Many variants of the spangle illustrated and of the fastener joint therefor may be designed. In Figure 6 is illustrated a form of fastener member which is basically the same as that shown in the portions of the drawing thus far mentioned, additional webs 36 being added, connecting the prongs 32 to the body of the spangle or other article upon which the fastener member is formed. It will be seen that this variant, although somewhat sacrificing ease of assembly, nevertheless employs the basic structure of the invention. In Figure 7 is shown fragmentarily a spangle similar to that of Figure 5, designated 48, webs 50 being added to interconnect the prongs 32, thus giving the spangle a more circular, rather than star-shaped, configuration.
It will be readily recognized that the spangles shown in Figures 1 through 5 constitute only one application of the fastener joint for members of flexible resilient material which is employed therein. The fastener joint is of general utility in fastening members of flexible resilient material. Where two or more fastener portions of the type described are provided on a single member, the member is obviously adapted for the assembly of three or more such members for the purpose of forming a continuous chain. However, in some applications of the fastener joint, only one fastener portion may be provided, so that only two members incorporating such portions are to be joined.
Figures 8, 9 and 10 show various shapes of members illustrative of the infinite variety of shapes with which the present fastener joint is useful, either in the assembly of jewelry and other decorative items, or in other applications of an ornamental or utilitarian nature. In the device of Figure 8, the body portion 52 is triangular,
two of the shank portions 24 being in alignment, and the third shank portion being at right angles to the line formed by the first two. Such a structure is useful in the formation of T-shaped joints for various purposes. In Figure 9, the body portion 54 is a curved strip. In Figure 10, the body portion 56 is rectangular, and fastener portions are provided all along each edge, thus providing for the assembly of sheet structures of great strength. Similarly, many other applications of the fastener joint may be seen, with various shaped body portions, and in some cases without body portions, the shank portions merely extending radially from a point.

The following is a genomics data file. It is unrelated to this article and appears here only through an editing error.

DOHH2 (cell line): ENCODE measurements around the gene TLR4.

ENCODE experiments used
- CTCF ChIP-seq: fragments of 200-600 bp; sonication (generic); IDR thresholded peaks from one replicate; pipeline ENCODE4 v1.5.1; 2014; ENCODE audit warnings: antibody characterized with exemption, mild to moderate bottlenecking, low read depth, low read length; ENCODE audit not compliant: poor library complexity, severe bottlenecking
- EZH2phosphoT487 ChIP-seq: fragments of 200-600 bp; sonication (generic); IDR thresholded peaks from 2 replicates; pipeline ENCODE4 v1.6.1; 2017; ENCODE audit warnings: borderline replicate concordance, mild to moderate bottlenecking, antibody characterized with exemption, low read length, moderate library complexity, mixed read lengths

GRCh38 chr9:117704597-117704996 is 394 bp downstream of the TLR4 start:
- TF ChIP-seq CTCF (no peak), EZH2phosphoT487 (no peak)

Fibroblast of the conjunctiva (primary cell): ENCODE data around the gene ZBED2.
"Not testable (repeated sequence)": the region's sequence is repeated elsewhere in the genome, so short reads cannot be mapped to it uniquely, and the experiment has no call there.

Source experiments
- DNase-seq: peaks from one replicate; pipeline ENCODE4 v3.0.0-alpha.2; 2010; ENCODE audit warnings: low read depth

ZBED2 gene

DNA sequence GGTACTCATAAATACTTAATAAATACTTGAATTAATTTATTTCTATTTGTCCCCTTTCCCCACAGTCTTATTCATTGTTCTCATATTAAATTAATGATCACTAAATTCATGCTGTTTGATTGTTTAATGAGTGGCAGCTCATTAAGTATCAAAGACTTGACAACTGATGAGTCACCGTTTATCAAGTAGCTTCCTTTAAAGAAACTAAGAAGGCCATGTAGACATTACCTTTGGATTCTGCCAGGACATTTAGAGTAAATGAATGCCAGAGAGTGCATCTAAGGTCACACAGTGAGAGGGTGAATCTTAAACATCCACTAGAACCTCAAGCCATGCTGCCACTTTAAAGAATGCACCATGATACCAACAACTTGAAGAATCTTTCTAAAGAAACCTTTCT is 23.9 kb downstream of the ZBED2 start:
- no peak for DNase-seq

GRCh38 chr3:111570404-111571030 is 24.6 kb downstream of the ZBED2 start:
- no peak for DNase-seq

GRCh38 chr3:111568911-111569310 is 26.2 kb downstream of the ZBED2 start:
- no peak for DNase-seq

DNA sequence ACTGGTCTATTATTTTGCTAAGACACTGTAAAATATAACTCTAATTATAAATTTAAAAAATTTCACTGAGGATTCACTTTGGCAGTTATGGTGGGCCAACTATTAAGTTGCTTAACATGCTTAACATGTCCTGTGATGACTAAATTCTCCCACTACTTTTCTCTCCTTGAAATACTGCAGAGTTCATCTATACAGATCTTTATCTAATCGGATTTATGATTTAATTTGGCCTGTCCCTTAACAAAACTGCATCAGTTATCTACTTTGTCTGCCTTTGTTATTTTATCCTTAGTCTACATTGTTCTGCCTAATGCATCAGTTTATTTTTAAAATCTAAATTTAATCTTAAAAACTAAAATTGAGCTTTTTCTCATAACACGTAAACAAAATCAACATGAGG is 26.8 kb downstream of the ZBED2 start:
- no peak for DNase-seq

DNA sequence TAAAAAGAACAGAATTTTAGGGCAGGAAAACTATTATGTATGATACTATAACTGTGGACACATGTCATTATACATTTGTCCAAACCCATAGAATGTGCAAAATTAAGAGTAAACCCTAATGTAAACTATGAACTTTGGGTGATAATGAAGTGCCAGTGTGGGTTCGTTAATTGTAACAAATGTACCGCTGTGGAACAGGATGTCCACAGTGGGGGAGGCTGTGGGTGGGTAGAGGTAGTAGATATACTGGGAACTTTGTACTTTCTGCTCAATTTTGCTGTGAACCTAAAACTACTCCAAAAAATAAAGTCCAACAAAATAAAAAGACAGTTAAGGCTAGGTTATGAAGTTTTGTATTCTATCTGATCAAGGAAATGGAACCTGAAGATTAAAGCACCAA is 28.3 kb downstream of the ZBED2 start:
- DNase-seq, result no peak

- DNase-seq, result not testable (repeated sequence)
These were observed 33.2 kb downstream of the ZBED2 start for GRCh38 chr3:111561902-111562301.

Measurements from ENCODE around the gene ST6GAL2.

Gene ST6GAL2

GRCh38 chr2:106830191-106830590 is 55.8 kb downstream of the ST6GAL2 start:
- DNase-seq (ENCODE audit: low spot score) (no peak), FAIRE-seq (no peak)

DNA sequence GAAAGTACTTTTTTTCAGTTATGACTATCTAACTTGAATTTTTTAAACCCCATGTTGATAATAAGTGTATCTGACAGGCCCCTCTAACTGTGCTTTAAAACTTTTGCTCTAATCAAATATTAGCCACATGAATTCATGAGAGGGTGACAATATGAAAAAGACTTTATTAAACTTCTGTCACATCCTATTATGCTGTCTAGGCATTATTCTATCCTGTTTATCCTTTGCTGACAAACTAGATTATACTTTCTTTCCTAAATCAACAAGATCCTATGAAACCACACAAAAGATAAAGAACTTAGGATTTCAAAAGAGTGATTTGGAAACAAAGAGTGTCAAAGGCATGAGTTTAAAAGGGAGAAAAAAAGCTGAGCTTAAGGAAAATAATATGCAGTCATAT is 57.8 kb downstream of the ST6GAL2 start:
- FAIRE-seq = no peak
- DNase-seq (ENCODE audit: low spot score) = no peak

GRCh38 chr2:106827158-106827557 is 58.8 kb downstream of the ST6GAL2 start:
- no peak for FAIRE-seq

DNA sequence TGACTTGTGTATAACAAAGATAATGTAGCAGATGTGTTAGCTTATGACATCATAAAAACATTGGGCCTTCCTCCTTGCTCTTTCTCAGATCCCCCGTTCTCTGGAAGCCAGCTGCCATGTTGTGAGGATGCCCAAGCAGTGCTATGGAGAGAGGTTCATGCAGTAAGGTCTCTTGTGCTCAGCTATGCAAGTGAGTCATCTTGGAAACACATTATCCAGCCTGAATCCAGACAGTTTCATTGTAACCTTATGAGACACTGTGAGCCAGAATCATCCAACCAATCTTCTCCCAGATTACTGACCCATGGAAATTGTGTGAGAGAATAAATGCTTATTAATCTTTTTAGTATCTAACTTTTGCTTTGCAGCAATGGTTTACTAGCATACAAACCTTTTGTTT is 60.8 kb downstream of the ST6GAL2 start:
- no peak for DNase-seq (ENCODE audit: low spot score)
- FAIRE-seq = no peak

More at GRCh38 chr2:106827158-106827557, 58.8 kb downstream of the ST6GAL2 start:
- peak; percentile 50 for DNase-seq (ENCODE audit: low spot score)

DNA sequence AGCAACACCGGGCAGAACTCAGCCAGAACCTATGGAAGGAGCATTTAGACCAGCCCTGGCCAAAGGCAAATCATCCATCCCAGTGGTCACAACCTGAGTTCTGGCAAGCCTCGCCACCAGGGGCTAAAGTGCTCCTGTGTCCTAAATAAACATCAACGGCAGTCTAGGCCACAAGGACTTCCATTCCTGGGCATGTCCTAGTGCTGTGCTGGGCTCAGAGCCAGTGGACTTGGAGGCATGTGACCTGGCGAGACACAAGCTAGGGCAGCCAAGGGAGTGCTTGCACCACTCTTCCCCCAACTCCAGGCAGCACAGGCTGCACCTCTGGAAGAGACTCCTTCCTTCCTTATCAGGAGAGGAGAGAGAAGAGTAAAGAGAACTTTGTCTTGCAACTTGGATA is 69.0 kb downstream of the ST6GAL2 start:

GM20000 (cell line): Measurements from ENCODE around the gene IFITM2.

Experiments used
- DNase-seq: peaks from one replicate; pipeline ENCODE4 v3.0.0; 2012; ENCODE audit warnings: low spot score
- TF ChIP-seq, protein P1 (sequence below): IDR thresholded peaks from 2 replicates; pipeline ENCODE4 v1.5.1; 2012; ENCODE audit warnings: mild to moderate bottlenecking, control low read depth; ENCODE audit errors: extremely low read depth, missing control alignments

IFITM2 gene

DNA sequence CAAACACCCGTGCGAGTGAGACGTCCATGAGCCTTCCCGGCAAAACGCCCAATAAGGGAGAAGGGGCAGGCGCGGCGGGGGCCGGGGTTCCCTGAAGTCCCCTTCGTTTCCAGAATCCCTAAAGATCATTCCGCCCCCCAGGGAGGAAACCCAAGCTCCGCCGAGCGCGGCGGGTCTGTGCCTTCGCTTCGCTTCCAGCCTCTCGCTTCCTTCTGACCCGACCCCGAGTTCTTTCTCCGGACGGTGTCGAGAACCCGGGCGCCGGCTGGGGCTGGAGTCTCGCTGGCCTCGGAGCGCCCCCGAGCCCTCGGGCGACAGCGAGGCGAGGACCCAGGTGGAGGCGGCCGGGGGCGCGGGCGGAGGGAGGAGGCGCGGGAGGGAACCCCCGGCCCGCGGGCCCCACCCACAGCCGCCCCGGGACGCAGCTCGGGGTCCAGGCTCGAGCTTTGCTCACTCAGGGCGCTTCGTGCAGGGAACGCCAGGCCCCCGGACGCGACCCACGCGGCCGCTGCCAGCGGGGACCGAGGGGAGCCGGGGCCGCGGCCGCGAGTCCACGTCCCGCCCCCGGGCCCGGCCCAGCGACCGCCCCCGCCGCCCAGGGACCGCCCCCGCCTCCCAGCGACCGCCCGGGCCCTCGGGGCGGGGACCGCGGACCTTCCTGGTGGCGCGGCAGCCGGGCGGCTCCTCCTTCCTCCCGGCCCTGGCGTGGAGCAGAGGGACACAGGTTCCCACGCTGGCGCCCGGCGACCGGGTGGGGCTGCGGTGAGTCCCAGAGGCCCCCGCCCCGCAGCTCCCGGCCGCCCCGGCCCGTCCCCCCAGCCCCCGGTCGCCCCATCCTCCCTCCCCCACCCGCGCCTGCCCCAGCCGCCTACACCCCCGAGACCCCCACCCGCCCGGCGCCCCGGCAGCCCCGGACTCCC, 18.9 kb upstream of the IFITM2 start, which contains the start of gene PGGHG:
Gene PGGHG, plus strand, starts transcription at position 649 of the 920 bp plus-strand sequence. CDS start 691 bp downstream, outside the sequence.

It will be clear from the description given above and from a study of the illustrated embodiments that a large variety of modifications of the particular embodiments of the invention illustrated in the drawing and described above may readily be designed by persons skilled in the art. Many of such embodiments will of course be far different in appearance from the particular embodiments herein described. Nevertheless, despite such differences in appearance, such modifications will utilize the basic teachings of the invention. Accordingly, the scope of the patent protection to be afforded the invention shall not be deemed to be limited by the particular embodiments herein disclosed, but shall be limited only by the appended claims.
What is claimed is:
1. A linked structure suitable for ready assembly by mere finger manipulation comprising at least three links each consisting of a member of flexible resilient material having at least a pair of substantially identical linking portions, each linking portion comprising a shank terminating at the outer end thereof in an enlarged portion, the enlarged portion having formed therein an eye aperture in alignment with the shank and having an access opening to the periphery of the enlarged portion, the eye aperture being of larger transverse dimension than the shank and the access opening being of smaller transverse dimension than the shank, each member of each adjacent pair of links having the shank and eye of one linking portion mutually and reciprocally engaged with an eye and shank of a linking portion of the other member of the pair, each linking portion consisting of planar sheet material free of bends exceeding the elastic limit of the planar material.
2. The linked structure of claim 1 wherein at least one of the links has substantially opposite linking portions slightly angularly displaced, to form a gradually curved substantially plane assembly.
3. The linked structure of claim 1 wherein each link has at least three linking portions, so that the linked assembly may extend in a plurality of directions.
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|U.S. Classification||59/80, 446/120, 403/353, 59/91, 403/373, 24/DIG.380, 446/125, 248/61, D08/382, 174/146, 24/594.1, 248/68.1, 174/40.0CC, 59/82|
|Cooperative Classification||A44C5/102, Y10S24/38, A44C11/007|
|European Classification||A44C11/00T, A44C5/10B|